News

Recontextualizing Christ: Jesus Reframed Retreat returns!

by Ridhima Vakkalagadda (’24) and Anika Bastin (’23) | November 19, 2021

Retreat attendants congregate on the Brother Fischer Football Field. Photo by Grace Cargill (’23)

Saint Francis hosted the Jesus Reframed Retreat on November 6. This retreat was full of games, stories, and other fun activities to help students connect to God with a focus on fostering a sense of community—something especially important in recent times. Everyone who attended the retreat found it a refreshing break from the everyday stresses of school.

Mr. Andrew Brown, Associate Director of Campus Ministry, Christian Formation, described the retreat “as a way for people to be introduced to the person of Christ and for those familiar with Christ to reestablish a relationship with Christ.” During the retreat, students not only played several games, but also talked, shared stories about their connections with God, and spent time in small group discussions. 

The retreat required the combined efforts of many, with student leaders working hard to set up the activities for the day. Student leader Da Hee Yang (’23) stated that “the student leaders and Mr. Brown met several times to create both fun activities and an entertaining and spiritual event.” Despite the intensity of the preparation, she found the process to be worthwhile: “Although it was a smaller group, there was a lot of student bonding, and many students expressed their gratitude for the event as well as wishes to return.” These activities proved to be successful, engaging every participant.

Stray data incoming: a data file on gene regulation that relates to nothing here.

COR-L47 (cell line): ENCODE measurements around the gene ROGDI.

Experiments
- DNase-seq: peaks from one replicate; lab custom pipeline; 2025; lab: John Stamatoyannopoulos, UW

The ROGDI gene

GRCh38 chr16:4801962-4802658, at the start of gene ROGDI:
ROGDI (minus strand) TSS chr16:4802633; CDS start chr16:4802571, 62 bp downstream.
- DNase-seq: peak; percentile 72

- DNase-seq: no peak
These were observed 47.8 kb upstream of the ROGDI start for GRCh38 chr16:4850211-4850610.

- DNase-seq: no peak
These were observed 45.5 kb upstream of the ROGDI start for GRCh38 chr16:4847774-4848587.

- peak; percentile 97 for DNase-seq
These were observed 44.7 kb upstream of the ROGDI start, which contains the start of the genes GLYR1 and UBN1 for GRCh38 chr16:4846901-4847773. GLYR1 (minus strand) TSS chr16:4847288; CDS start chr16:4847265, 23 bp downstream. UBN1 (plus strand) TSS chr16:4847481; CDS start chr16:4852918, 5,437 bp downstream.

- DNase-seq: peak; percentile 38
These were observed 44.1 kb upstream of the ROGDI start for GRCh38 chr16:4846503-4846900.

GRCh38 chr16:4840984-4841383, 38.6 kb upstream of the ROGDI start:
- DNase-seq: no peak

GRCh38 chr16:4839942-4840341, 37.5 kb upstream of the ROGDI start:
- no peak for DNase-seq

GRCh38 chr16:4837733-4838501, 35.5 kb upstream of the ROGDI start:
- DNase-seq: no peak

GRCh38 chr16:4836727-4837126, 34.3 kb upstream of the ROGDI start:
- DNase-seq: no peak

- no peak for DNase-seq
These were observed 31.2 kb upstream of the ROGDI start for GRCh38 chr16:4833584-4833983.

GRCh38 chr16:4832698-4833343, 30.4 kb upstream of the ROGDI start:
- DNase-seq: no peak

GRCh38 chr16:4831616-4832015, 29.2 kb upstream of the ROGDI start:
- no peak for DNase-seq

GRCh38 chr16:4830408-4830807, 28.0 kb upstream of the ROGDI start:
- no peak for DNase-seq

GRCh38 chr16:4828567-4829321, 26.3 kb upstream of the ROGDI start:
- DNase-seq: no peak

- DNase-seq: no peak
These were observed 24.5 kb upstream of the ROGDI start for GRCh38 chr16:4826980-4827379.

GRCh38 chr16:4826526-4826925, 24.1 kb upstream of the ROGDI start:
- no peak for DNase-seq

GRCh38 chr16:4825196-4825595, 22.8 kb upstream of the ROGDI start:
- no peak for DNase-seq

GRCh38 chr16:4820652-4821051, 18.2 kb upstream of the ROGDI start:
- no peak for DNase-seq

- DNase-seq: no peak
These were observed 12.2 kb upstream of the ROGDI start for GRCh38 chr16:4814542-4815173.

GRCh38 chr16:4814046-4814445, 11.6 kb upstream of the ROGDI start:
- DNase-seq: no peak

There were several different events throughout the day to help students meet new people and understand how to connect with their faith. Riley Keller (’24), an attendee, highlighted a specific activity as her favorite part, describing it as a circle where Lancers were told to follow instructions such as “touch the shoulders of five people who you think support you.” Several other activities spanned the range of fun, like a real-life version of “Hungry Hippos,” and reflective, such as the space for sharing inspiring stories from students and teachers.

This retreat was much more than a one-day activity for students to attend; it was a way for them to grow and learn, as well as enjoy spending time with other similarly minded students. George Jelley (’24), one of the student leaders, in discussing the retreat, emphasized that “it’s fun and it’s a new way to see the Catholic faith, because I know there were at least two people at the retreat who weren’t Catholic, and it was lovely to know that it wasn’t just all Catholic kids going. It’s a way to understand Catholic faith and a way to have fun with your friends.” 

The retreat was an opportunity for students to understand what they believe in; furthermore, in the world we live in now, it was a place of safety for people to rediscover what it means to be a Lancer. Mr. Brown stated, “The purpose of [this retreat] was for young people to question and seek advice and answers for the issues on their hearts, to really build authentic friendships, for them to grow more confident in their relationship with Jesus, and for them to have a strong faith community for them to lean on.”

Categories: News

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